Piwakawaka Mini Te Mära Reo ~ The Language Garden
Cordyline species, especially Cordyline fruticosa (Agavaceae)


This is a word whose core meaning has remained fairly constant for over 5,000 years, despite comparatively minor changes in its form but major changes in the location of the people using it. Originally the Proto Malayo-Polynesian word *siRi was probably a generic term covering members of the genera Cordyline and Dracaena. This is not surprising, and the two genera are closely related and the habit of growth and appearance members of both genera is quite similar. This meaning persisted through the Proto Oceanic period, but came to refer primarily to the two most significant species, Dracaena angustifolia and Cordyline fruticosa. Both plants had (and continue to have) important ceremonial and practical uses in Oceanic cultures. For the Polynesians the word came to denote especially Cordyline fruticosa, which they carried with them to the furthest reaches of their settlement, in Hawaii and Aotearoa. It provided leaves which could be used for a wide variety of purposes, from wrapping food for transport or cooking, making rainware, temporary thatching, among many other purposes, and the roots could be baked to provide highly palatable emergency food or dessert.

The botanical classification of the Tï (i.e. members of the genus Cordyline as a group) has become very controversial over the last few decades; firstly it was shifted, with the agreement of most taxonomists, from the Liliaceae (lily family) to the Agavaceae (agave family) -- so the New Zealand flora no longer had the world's largest lily (Cordyline australis); however one current proposal is that the genus should be included in the Asparagaceae (asparagus family), which may give us the world's largest asparagus. Others would take Cordyline and Dracaena from the Agavaceae and group them together in a new family, Dracaenaceae, or leave the Cordylines with the aspagagi, but move Dracaena to yet another new family, the Ruscaceae, and place the Cordylines together with the arthropodiums (renga lily and its relatives) in yet another new family, the Laxmanniaceae. We will leave them with the agaves for now.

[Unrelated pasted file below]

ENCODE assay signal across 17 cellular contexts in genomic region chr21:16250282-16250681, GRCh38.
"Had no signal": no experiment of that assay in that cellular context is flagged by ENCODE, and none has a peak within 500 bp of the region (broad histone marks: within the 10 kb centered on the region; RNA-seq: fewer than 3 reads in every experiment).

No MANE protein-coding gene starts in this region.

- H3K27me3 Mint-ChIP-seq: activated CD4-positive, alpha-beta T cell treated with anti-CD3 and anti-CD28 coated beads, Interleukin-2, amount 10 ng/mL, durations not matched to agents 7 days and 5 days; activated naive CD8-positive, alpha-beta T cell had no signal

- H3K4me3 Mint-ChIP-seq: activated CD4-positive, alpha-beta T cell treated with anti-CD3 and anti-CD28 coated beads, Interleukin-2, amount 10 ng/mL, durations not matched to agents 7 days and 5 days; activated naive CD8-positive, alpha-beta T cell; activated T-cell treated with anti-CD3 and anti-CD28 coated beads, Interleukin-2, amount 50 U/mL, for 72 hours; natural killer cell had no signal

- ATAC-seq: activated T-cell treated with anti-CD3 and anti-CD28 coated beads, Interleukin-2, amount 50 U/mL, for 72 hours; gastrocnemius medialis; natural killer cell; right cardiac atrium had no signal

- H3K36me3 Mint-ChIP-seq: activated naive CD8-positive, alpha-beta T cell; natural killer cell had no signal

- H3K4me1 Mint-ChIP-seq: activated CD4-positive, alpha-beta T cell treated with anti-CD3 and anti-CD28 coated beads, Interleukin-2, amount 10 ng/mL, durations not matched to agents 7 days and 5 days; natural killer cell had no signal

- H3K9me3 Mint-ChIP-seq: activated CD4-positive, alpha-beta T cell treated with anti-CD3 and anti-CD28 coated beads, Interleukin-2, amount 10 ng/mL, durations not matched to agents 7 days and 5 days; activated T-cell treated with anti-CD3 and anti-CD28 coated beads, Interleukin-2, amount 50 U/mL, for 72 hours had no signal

Interestingly, Cordyline fruticosa is now known around the world as the tï (tii), even where the local name is still used -- the modern Hawaiian reflex of Proto Polynesian is actually , but when speaking English even many Hawaiian residents refer to the plant as the "tï". I enquired about its name in a remote part of the Mindanao in the Philippines (where there are local names for Cordyline species in most languages), only to be told by everyone that it was a "tï", which was actually the only name that this plant was known by in the area -- so the Polynesian variant has colonized at least parts of the homeland!

Palauan (Micronesia): Sis (Cordyline fruticosa)
Tongan: Sï (Cordyline fruticosa)
Niuean: Tï (C. terminalis)
Samoan: Tï (Cordyline spp.)
Tahitian: 'autï (Cordyline fruticosa)
Marquesan: Tï (Cordyline spp.)
Hawaiian: Kï (C. fruticosa)
Tuamotuan: Tï (C. fruticosa)
Rarotongan: Tï (C. fruticosa)
Maori: (Cordyline spp.)

Dracaena angustifolia

Cordyline fruticosa
Lyon Arboretum, Honolulu

Cordyline australis
Te Mära Reo

Photographs: The photograph of Dracaena angustifolia is from commons.wikimedia.org/wiki/File:Suji.jpg; the other photographs are by R.B.

Captions for Photographs

Hue flower

Te Mära Reo, c/o Benton Family Trust, "Tumanako", RD 1, Taupiri, Waikato 3791, Aotearoa / New Zealand
Creative Commons LicenseThis work is licensed under a Creative Commons Attribution-Noncommercial 3.0 New Zealand License.